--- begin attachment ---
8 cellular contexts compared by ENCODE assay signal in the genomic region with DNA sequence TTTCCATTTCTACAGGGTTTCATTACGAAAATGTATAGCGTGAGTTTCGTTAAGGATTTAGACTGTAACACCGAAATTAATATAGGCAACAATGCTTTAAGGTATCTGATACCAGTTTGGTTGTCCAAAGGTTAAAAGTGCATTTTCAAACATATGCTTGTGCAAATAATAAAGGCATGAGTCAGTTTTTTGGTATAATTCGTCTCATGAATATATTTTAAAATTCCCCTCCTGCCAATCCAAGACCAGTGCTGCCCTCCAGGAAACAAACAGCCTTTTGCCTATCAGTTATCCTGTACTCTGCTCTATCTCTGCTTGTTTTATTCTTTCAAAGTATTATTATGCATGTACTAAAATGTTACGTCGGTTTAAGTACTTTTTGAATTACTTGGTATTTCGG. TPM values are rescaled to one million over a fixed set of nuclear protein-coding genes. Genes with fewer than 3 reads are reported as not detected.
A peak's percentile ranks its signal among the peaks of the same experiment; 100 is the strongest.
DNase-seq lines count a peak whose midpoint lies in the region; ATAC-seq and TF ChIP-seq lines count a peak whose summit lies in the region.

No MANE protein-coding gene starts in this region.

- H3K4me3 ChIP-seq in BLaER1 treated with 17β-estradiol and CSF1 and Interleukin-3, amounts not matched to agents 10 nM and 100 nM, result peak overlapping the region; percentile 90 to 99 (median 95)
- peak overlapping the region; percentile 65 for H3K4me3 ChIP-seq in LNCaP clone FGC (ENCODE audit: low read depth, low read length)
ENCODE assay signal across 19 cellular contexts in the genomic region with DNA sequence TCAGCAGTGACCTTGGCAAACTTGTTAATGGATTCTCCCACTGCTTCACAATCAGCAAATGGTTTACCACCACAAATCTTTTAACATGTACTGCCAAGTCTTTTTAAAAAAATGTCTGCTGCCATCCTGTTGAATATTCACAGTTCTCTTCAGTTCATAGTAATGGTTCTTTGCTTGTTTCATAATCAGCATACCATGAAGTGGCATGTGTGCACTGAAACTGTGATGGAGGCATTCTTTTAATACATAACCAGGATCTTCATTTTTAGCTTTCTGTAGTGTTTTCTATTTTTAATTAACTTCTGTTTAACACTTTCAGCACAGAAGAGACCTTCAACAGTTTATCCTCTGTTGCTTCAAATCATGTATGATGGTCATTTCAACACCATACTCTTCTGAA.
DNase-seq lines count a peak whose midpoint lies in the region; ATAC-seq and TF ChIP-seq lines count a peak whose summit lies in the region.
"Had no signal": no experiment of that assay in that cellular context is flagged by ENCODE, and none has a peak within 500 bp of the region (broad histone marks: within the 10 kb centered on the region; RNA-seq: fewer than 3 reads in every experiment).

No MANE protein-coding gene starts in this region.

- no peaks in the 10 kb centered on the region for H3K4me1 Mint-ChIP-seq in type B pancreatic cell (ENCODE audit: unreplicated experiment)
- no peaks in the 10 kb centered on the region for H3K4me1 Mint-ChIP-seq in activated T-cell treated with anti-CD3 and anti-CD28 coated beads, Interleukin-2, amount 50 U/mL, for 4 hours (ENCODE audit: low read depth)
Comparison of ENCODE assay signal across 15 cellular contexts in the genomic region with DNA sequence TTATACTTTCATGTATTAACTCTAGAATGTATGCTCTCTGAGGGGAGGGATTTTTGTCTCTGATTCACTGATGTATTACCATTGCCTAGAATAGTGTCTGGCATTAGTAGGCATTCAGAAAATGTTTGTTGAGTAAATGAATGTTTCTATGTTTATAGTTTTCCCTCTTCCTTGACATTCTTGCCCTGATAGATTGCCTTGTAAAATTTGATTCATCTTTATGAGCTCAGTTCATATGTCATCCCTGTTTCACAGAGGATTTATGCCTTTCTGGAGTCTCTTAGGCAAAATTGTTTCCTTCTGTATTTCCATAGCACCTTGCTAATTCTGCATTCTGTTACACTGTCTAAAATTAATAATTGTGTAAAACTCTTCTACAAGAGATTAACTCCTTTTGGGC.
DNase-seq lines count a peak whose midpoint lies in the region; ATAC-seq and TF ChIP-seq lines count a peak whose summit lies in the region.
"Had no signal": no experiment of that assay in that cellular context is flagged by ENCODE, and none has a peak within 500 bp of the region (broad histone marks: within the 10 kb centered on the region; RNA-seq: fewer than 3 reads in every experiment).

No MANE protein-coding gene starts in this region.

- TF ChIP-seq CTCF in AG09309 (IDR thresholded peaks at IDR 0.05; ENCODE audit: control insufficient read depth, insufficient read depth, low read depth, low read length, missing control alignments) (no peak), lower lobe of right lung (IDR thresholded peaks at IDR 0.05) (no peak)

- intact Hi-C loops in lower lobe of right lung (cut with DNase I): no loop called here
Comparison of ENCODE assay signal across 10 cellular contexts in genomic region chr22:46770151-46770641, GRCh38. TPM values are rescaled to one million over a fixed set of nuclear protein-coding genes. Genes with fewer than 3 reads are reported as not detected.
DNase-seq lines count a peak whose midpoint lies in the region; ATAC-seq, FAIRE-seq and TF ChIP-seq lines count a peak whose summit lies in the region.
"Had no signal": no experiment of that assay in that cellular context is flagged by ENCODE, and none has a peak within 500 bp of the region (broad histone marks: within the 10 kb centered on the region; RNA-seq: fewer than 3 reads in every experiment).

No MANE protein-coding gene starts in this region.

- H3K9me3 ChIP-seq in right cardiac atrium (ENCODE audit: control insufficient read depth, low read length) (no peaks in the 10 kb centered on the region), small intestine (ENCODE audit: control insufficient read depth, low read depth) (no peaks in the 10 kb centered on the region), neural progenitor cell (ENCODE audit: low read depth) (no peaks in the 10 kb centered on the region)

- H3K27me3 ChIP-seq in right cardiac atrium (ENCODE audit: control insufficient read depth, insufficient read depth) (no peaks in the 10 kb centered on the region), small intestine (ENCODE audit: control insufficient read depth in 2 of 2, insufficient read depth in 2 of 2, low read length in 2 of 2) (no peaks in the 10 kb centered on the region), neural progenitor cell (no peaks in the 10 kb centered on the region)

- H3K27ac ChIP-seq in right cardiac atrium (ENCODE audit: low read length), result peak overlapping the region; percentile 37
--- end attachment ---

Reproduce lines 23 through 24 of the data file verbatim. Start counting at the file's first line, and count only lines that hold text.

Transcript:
- H3K9me3 ChIP-seq in right cardiac atrium (ENCODE audit: control insufficient read depth, low read length) (no peaks in the 10 kb centered on the region), small intestine (ENCODE audit: control insufficient read depth, low read depth) (no peaks in the 10 kb centered on the region), neural progenitor cell (ENCODE audit: low read depth) (no peaks in the 10 kb centered on the region)

- H3K27me3 ChIP-seq in right cardiac atrium (ENCODE audit: control insufficient read depth, insufficient read depth) (no peaks in the 10 kb centered on the region), small intestine (ENCODE audit: control insufficient read depth in 2 of 2, insufficient read depth in 2 of 2, low read length in 2 of 2) (no peaks in the 10 kb centered on the region), neural progenitor cell (no peaks in the 10 kb centered on the region)